Last week, Waltham, Mass.-based RetirementJobs.com, a web site for job-seekers age 50+, announced its rankings of Fortune 500 employers by their percentage of workers over age 50.
The findings, pulled from public records and surveys of employers and employees, show the airline industry as having the highest percentage of employees over age 50. American Airlines held the top slot with 39 percent of its staff over age 50. Google ranked among the lowest on the list, with just 13 percent topping that age threshold.
“It is helpful to age 50+ job seekers and existing employees to understand which companies and industries tend to employ a disproportionately high or low percentage of mature workers,” Tim Driver, RetirementJobs.com founder and CEO explains.
But these are just statistics. “We do not have information on whether or not these employers have committed to hiring older workers. We simply know that they do or do not tend to already employ older workers,” he says.
The fact is that many firms do have a true desire to hold on to older workers for the experience and expertise they provide in a competitive environment. I admit, though, it’s hard to get a read from the Retirementjobs.com list precisely which ones these are, but it makes a great starting point. I encourage you to give all of the top firms on this survey the benefit of the doubt that they get it.
Before you judge those employers with the least amount of older workers too harshly, consider the business. There can be a good explanation for this list’s caboose companies. Maybe it really is a young person’s game.
Younger employees are the nature of the beast at investment banks, for example, that typically recruit droves of college grads or those with newly printed MBAs in their pocket. So it doesn’t surprise me to see Blackrock (#449), JPMorgan Chase (#460) and Goldman Sachs (#498) lagging behind on this list.
Here are some of my general takeaway notions:
- If you’re in this age bracket and pounding the pavement, or keyboard as the case may be, to find a job, it can’t hurt to check out what openings there might be with firms that appear to value older workers.
- You might also have an easier time finding peers who currently work at one of these firms that favor keeping folks your age on their rosters, or know someone who does.
- One explanation for a company having a sizeable chunk of older workers on board: It can be a sign of a unionized work force. Unions tend to shelter workers with lengthy job tenure from layoffs.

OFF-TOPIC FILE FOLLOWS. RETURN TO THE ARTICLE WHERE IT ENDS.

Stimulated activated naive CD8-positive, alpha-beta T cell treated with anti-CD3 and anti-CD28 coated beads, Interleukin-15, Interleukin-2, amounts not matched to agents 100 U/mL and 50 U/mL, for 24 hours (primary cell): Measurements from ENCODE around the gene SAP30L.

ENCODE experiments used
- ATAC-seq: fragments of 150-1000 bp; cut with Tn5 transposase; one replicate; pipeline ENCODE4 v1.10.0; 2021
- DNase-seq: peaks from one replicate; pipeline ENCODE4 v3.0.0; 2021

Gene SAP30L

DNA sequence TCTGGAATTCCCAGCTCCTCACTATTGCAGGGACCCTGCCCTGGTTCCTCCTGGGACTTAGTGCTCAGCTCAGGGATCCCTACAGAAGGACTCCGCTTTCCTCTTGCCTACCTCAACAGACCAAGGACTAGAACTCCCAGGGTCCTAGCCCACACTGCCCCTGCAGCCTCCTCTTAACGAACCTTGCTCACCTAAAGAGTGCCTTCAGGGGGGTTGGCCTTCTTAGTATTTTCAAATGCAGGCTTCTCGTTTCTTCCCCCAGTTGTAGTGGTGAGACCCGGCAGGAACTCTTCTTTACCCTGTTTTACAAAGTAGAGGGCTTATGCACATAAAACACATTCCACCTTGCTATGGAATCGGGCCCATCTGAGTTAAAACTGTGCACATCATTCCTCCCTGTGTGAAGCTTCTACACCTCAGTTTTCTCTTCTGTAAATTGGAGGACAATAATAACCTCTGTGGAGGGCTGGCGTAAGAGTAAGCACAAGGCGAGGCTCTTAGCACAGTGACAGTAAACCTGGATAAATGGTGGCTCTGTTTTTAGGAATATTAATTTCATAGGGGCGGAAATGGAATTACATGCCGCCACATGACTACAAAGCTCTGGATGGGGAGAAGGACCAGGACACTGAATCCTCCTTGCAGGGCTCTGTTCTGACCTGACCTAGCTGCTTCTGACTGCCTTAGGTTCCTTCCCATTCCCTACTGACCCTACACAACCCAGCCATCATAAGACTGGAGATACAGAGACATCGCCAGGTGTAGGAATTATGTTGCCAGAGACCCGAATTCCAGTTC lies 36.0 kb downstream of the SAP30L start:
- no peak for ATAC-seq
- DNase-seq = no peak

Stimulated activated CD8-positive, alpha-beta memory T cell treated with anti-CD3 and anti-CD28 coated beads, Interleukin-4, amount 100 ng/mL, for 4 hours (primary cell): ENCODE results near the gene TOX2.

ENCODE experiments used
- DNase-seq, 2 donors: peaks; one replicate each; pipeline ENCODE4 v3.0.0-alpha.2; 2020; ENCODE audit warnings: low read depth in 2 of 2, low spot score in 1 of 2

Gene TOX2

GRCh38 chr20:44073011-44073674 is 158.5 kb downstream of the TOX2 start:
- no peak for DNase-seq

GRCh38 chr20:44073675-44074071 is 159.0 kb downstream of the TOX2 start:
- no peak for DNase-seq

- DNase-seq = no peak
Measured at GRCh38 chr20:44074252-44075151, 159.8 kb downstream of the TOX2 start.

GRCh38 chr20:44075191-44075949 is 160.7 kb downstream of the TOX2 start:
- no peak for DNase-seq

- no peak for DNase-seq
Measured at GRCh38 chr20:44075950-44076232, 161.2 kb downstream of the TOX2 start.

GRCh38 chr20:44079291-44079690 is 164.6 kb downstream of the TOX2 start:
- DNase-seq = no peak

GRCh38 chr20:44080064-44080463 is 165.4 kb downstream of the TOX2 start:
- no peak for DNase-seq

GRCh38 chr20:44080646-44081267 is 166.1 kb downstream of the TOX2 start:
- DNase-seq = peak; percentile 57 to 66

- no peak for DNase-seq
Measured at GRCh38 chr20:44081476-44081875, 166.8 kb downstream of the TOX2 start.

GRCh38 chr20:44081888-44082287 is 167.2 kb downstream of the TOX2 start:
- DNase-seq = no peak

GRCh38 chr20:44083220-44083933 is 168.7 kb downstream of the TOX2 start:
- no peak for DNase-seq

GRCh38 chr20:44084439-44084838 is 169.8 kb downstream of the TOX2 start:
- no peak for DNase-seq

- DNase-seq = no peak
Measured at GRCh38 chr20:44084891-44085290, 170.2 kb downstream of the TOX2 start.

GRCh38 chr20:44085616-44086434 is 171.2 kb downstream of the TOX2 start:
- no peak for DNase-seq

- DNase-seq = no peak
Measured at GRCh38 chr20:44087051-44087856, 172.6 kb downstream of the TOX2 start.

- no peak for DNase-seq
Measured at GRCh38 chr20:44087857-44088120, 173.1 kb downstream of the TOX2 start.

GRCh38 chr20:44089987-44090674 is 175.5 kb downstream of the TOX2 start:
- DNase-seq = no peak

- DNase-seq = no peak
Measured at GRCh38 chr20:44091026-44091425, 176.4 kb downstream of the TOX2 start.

- A senior-sized workforce can also be indicative of a company-wide layoff policy: The old last in, first out approach to layoffs can keep older workers around longer.
Ok. Enough throat-clearing. Drumroll, please. Here are your winners and losers:
Industries Ranked by Percentage of Employees Age 50 and Older
6. Aerospace & Defense
7. Packaging & Containers
8. Forest & Paper Products
9. Food Production
Top Ten Fortune 500 Companies by percentage of Employees Age 50 and Older
1. American Airlines (AMR) 39.157%
2. Eastman Kodak 38.420%
3. TravelCenters of America 38.387%
4. Delta Air Lines 37.688%
5. United Airlines (UAL) 37.648%
6. Weyerhaeuser 36.877%
7. Edison International 36.225%
8. Northeast Utilities 36.127%
9. Smithfield Foods 35.948%
10. United Services Automobile Association 35.459%
Bottom Ten Fortune 500 Companies by Percentage of Older Workers
1. AECOM Technology; 6.041 percent of employees age 50 and older
2. Auto-Owners Insurance; 9.802 percent
3. Goldman Sachs Group; 11.331 percent
4. C.H. Robinson Worldwide; 12.042 percent
5. Google; 12.855 percent
6. Electronic Arts; 13.620 percent
7. Freeport-McMoRan Copper & Gold; 14.216 percent
8. Chesapeake Energy; 14.269 percent
9. Nordstrom; 14.269 percent
10. Consol Energy; 14.278 percent
For more ideas of employers to approach, check out AARP’s Best Employers for Workers Over 50. This is a biennial program, and those currently listed are the 2009 winners. The 2011 list will be out this fall. The AARP program chooses from a variety of employers in the non-profit and for-profit sectors as well as public employers at the local, state, and federal levels.